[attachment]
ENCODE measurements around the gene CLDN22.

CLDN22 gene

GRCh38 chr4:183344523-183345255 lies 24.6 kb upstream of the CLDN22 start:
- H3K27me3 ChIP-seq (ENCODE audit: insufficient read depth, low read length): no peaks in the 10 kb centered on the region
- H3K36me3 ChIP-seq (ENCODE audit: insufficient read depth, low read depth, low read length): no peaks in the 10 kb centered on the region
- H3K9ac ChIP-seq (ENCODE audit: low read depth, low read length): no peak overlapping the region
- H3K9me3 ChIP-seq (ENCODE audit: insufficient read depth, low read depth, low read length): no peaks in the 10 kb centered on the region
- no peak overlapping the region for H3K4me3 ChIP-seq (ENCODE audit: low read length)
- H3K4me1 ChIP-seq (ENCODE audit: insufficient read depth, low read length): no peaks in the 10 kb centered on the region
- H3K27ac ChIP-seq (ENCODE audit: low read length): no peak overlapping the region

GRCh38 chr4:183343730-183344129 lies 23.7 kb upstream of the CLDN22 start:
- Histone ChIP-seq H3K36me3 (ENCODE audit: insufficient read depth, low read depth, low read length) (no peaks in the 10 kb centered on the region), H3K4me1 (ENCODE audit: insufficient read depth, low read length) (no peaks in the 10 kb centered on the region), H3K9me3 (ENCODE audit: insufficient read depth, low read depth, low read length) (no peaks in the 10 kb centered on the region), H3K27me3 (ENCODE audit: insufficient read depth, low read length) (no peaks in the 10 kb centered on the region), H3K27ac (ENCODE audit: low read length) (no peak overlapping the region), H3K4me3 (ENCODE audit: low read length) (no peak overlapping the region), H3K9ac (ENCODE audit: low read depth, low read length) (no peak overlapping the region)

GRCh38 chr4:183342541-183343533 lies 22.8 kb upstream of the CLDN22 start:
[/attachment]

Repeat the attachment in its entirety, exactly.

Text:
ENCODE measurements around the gene CLDN22.

CLDN22 gene

GRCh38 chr4:183344523-183345255 lies 24.6 kb upstream of the CLDN22 start:
- H3K27me3 ChIP-seq (ENCODE audit: insufficient read depth, low read length): no peaks in the 10 kb centered on the region
- H3K36me3 ChIP-seq (ENCODE audit: insufficient read depth, low read depth, low read length): no peaks in the 10 kb centered on the region
- H3K9ac ChIP-seq (ENCODE audit: low read depth, low read length): no peak overlapping the region
- H3K9me3 ChIP-seq (ENCODE audit: insufficient read depth, low read depth, low read length): no peaks in the 10 kb centered on the region
- no peak overlapping the region for H3K4me3 ChIP-seq (ENCODE audit: low read length)
- H3K4me1 ChIP-seq (ENCODE audit: insufficient read depth, low read length): no peaks in the 10 kb centered on the region
- H3K27ac ChIP-seq (ENCODE audit: low read length): no peak overlapping the region

GRCh38 chr4:183343730-183344129 lies 23.7 kb upstream of the CLDN22 start:
- Histone ChIP-seq H3K36me3 (ENCODE audit: insufficient read depth, low read depth, low read length) (no peaks in the 10 kb centered on the region), H3K4me1 (ENCODE audit: insufficient read depth, low read length) (no peaks in the 10 kb centered on the region), H3K9me3 (ENCODE audit: insufficient read depth, low read depth, low read length) (no peaks in the 10 kb centered on the region), H3K27me3 (ENCODE audit: insufficient read depth, low read length) (no peaks in the 10 kb centered on the region), H3K27ac (ENCODE audit: low read length) (no peak overlapping the region), H3K4me3 (ENCODE audit: low read length) (no peak overlapping the region), H3K9ac (ENCODE audit: low read depth, low read length) (no peak overlapping the region)

GRCh38 chr4:183342541-183343533 lies 22.8 kb upstream of the CLDN22 start: